References[edit]

  1. ^ "Take-Two Interactive Software Inc.'s Rockstar Games Division Announces its GTA2 has Gone Gold and Will Ship Worldwide on October 22". Business Wire. Berkshire Hathaway. 13 October 1999. Archived from the original on 3 December 2018. Retrieved 8 July 2019 – via TheFreeDictionary.com.
  2. ^ Kennedy, Sam (13 October 1999). "Rockstar's GTA2 Goes Gold". GameSpot. CBS Interactive. Archived from the original on 16 April 2000. Retrieved 8 July 2019.
  3. ^ "Take-Two Interactive Software, Inc.'s Rockstar Games Launches GTA2 For the Sega Dreamcast; Grand Theft Auto Franchise Makes Sega System Debut". Business Wire. Berkshire Hathaway. 1 May 2000. Archived from the original on 3 December 2018. Retrieved 8 July 2019 – via TheFreeDictionary.com.
  4. ^ a b Kennedy, Sam (13 October 1999). "Rockstar's GTA2 Goes Gold". GameSpot. Archived from the original on 16 April 2000.
  5. ^ Steam (4 January 2008). "News – Rockstar Games Brings Full Line-up to Steam". Valve. Archived from the original on 20 August 2010. Retrieved 5 February 2011.
  6. ^ "GTA2 – Frameset". Rockstar Games. Retrieved 5 February 2011.
  7. ^ a b "GTA2 – Individual Police Files". Rockstar Games. Retrieved 29 April 2007.
  8. ^ a b c d e Blevins, Tal (18 November 1999). "Grand Theft Auto 2 – IGN". IGN. Archived from the original on 13 February 2008. Retrieved 29 April 2007.
  9. ^ "Grand Theft Auto 2 for PC". GameRankings. Archived from the original on 20 June 2012. Retrieved 12 August 2012.
  10. ^ "Grand Theft Auto 2 for Dreamcast". GameRankings. Archived from the original on 30 August 2012. Retrieved 12 August 2012.
  11. ^ "Grand Theft Auto 2 for PlayStation". GameRankings. Archived from the original on 5 September 2012. Retrieved 12 August 2012.
  12. ^ "Grand Theft Auto 2 for Game Boy Color". GameRankings. Archived from the original on 9 August 2012. Retrieved 12 August 2012.
  13. ^ a b "Grand Theft Auto 2 for PlayStation Reviews". Metacritic. Archived from the original on 30 April 2013. Retrieved 13 February 2013.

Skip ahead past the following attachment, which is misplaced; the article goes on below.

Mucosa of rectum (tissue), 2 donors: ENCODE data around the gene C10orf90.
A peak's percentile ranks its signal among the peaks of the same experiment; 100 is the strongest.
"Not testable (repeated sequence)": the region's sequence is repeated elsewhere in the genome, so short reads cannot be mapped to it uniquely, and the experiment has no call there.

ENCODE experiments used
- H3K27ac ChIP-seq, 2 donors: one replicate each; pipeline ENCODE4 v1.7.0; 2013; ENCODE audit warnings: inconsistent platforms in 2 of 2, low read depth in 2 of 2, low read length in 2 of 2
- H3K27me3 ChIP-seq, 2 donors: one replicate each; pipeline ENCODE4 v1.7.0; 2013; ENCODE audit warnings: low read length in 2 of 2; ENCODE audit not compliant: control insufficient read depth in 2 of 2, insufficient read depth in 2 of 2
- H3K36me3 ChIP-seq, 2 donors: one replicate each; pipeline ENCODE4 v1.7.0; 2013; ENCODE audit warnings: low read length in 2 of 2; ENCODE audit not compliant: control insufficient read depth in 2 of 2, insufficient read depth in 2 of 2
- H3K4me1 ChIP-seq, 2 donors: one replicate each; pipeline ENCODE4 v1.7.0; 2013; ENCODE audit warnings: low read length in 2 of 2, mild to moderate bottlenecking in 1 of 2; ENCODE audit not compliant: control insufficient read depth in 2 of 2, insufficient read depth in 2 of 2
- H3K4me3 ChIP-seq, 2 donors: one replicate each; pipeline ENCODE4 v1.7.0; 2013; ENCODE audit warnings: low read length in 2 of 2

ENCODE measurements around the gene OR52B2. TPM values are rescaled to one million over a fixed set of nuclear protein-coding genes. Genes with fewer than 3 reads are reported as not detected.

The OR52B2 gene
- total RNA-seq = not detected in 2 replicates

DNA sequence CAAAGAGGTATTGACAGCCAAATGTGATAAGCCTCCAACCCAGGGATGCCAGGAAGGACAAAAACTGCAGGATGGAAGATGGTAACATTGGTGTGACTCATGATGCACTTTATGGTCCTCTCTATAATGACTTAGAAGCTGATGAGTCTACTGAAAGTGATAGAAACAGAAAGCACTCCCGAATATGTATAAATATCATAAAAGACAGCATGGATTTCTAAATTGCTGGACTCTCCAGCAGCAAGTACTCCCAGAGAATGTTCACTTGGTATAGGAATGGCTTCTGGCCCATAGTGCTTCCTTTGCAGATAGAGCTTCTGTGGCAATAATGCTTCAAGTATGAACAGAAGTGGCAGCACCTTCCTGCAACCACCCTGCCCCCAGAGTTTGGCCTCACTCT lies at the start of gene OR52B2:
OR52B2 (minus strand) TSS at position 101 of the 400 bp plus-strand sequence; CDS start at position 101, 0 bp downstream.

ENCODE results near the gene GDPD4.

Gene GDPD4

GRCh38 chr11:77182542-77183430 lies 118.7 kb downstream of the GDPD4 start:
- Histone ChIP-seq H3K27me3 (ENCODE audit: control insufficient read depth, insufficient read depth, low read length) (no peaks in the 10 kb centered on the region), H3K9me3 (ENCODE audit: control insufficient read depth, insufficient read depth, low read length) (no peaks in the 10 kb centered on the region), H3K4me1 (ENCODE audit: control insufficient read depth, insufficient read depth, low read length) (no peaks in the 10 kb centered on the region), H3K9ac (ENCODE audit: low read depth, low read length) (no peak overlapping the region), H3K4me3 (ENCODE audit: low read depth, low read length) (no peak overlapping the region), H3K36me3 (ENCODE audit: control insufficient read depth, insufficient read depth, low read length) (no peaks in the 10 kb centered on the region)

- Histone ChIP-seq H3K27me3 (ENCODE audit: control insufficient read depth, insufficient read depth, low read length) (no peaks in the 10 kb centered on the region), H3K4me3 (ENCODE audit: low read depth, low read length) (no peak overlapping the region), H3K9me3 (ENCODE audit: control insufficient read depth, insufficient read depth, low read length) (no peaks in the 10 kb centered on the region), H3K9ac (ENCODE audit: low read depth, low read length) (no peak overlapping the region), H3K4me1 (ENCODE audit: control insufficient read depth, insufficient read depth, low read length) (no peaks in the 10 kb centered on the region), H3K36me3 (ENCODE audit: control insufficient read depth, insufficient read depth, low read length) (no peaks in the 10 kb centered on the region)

14. ^ "Grand Theft Auto 2 - GameSpot.com". GameSpot. Archived from the original on 3 March 2013. Retrieved 13 February 2013.
  15. ^ "Grand Theft Auto 2 - GameSpot.com". GameSpot. Archived from the original on 29 January 2013. Retrieved 13 February 2013.
  16. ^ "Grand Theft Auto 2 - GameSpot.com". GameSpot. Archived from the original on 29 January 2013. Retrieved 13 February 2013.
  17. ^ a b "Grand Theft Auto 2". Edge. No. 79. Future Publishing. December 1999. pp. 80–81.
  18. ^ a b Fischer, Blake (August 2000). "Finals". Next Generation. Vol. 3 no. 8. Imagine Media. p. 90.
  19. ^ "ELSPA Sales Awards: Silver". Entertainment and Leisure Software Publishers Association. Archived from the original on 21 February 2009.
  20. ^ Caoili, Eric (26 November 2008). "ELSPA: Wii Fit, Mario Kart Reach Diamond Status In UK". Gamasutra. Archived from the original on 18 September 2017.
  21. ^ "ELSPA Sales Awards: Platinum". Entertainment and Leisure Software Publishers Association. Archived from the original on 15 May 2009.
  22. ^ a b c Gerstmann, Jeff (22 October 1999). "Grand Theft Auto 2 Review - GameSpot.com". GameSpot. Archived from the original on 26 August 2013. Retrieved 26 August 2013.
  23. ^ Dunham, Jeremy (8 May 2000). "Grand Theft Auto 2 Review – IGN". Retrieved 26 August 2013.